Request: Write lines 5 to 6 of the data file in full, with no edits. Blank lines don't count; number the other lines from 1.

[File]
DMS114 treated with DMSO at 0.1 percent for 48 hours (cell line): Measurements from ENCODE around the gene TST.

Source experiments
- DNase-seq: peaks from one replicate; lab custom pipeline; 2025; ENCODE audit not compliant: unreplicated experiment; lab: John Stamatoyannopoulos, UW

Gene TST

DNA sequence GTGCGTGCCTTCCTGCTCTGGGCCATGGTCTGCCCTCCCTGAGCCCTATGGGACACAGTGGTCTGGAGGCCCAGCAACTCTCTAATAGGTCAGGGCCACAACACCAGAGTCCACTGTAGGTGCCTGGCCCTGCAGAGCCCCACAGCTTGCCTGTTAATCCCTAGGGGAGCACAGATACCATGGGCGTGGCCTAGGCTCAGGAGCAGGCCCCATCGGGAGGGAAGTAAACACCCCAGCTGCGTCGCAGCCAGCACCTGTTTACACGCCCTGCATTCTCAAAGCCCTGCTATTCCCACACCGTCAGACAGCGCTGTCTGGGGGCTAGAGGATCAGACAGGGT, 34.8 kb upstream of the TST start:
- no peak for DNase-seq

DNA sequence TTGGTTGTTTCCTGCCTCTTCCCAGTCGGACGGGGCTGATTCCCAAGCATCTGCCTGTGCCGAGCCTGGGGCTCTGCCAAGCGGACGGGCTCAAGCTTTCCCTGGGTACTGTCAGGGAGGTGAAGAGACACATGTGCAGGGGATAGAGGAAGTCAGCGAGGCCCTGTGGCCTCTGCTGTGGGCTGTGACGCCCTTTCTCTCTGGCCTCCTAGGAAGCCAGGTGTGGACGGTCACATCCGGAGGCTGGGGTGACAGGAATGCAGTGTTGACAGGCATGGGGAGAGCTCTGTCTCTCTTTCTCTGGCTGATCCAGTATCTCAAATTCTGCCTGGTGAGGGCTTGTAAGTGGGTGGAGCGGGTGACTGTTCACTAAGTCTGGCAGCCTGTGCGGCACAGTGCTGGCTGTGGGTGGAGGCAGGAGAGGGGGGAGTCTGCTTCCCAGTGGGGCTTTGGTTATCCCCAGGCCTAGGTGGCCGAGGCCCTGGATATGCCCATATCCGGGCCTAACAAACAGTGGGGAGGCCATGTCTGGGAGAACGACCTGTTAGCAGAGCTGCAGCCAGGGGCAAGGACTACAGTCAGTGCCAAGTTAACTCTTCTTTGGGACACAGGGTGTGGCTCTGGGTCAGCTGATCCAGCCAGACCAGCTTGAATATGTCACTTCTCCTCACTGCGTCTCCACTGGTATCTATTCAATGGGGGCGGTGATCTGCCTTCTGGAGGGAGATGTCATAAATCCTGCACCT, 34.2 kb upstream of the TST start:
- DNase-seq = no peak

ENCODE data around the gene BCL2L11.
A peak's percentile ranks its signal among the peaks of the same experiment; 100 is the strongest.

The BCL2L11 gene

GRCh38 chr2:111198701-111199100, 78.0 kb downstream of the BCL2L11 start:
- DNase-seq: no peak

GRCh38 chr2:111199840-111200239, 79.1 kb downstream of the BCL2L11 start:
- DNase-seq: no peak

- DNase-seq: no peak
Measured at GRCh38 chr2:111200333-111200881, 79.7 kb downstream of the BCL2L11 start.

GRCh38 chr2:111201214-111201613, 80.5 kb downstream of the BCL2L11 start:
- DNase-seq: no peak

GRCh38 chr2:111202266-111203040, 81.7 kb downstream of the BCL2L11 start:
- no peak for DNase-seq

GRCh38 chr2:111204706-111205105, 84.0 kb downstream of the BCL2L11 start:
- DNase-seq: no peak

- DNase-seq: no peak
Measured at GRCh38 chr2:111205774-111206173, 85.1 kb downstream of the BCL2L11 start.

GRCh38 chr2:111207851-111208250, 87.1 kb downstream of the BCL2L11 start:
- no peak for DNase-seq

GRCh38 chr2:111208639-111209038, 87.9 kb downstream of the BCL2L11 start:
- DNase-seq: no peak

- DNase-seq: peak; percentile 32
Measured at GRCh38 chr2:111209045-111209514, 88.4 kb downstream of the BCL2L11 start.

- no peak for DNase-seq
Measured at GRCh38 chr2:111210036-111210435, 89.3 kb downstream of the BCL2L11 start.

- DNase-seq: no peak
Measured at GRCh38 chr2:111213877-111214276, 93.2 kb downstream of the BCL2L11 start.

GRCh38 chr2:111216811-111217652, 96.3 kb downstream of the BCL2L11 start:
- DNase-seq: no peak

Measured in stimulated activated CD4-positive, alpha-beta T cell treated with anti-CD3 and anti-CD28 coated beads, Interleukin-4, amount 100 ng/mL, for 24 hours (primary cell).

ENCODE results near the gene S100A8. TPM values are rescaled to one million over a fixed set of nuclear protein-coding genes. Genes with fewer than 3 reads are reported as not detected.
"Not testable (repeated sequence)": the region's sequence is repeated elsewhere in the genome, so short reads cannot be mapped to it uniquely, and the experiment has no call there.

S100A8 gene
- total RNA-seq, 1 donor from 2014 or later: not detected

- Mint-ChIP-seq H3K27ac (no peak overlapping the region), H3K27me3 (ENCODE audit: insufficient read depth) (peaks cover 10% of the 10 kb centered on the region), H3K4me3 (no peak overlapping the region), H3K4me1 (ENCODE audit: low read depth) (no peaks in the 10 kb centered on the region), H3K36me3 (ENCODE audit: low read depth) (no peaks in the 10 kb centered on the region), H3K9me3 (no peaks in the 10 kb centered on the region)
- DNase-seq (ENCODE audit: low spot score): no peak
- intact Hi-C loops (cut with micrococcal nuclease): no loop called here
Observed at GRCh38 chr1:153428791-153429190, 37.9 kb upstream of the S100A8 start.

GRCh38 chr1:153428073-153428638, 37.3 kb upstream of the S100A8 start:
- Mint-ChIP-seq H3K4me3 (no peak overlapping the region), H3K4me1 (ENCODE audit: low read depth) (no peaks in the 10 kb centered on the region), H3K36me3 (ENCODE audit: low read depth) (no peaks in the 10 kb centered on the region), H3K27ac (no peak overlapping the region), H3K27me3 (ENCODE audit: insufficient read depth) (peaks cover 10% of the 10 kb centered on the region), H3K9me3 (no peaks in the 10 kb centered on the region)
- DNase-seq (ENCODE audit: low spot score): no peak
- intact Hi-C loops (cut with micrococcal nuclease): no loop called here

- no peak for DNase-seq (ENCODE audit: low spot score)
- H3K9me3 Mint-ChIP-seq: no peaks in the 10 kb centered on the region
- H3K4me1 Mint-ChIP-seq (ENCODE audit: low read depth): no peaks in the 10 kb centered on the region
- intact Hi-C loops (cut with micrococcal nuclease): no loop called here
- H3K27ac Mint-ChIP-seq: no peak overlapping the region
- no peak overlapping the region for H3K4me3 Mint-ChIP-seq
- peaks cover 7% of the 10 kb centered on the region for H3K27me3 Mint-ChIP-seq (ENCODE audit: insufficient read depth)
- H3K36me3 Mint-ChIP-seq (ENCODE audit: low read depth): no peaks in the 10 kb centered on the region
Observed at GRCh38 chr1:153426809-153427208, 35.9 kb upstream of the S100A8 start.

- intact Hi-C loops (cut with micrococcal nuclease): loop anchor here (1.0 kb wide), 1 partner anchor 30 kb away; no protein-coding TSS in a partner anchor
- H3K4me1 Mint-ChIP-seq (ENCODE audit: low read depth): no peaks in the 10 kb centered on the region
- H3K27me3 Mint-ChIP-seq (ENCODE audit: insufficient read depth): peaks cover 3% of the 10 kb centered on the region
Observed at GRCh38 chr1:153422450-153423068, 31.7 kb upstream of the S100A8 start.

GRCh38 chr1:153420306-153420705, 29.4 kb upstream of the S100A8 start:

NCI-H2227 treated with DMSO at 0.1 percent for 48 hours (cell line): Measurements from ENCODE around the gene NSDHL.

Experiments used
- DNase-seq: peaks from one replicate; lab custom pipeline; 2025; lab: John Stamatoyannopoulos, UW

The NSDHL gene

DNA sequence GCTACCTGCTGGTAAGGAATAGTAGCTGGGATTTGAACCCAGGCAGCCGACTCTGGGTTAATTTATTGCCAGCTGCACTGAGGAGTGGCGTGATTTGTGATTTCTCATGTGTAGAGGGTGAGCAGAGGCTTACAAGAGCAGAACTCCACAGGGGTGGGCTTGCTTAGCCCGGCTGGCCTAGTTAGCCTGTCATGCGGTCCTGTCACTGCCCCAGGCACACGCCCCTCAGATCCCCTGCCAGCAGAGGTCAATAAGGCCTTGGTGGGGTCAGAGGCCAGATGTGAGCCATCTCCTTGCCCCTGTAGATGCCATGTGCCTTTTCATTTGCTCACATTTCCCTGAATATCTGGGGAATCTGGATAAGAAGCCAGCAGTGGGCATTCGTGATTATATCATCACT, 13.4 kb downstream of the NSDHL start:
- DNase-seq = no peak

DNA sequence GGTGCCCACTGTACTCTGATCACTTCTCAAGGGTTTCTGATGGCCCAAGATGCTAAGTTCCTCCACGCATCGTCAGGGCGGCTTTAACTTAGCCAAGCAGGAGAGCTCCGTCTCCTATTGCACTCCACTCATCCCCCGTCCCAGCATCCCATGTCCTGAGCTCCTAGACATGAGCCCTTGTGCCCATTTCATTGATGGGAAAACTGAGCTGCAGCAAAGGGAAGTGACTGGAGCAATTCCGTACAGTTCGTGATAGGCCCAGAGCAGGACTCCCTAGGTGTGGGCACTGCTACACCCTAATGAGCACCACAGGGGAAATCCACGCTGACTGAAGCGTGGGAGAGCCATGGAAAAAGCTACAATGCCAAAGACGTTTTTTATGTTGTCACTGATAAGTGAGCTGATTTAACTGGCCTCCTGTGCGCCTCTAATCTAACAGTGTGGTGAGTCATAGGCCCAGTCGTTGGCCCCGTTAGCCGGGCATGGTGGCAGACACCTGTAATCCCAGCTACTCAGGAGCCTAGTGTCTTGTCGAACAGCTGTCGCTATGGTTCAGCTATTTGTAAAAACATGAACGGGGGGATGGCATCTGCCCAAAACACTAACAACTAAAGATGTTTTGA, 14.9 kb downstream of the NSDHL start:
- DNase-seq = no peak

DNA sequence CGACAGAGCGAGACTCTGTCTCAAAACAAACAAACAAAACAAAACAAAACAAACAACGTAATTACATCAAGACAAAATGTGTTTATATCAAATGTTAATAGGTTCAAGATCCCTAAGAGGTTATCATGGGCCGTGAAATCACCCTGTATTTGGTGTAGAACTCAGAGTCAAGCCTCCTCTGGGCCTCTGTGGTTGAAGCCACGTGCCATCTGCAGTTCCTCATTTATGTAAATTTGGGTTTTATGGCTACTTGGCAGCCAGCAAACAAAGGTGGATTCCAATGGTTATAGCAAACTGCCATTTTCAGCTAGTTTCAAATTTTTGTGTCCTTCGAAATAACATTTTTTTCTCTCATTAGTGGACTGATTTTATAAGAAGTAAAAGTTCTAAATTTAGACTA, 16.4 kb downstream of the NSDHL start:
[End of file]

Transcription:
DNA sequence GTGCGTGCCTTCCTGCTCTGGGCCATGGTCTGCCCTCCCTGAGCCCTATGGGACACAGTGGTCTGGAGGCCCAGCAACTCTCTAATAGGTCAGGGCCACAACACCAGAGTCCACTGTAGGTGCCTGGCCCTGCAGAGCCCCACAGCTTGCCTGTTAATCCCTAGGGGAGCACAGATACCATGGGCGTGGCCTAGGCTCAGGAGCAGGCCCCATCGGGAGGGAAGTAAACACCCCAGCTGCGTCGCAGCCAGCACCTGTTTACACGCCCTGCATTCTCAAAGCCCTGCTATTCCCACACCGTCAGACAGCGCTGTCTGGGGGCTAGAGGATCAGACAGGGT, 34.8 kb upstream of the TST start:
- no peak for DNase-seq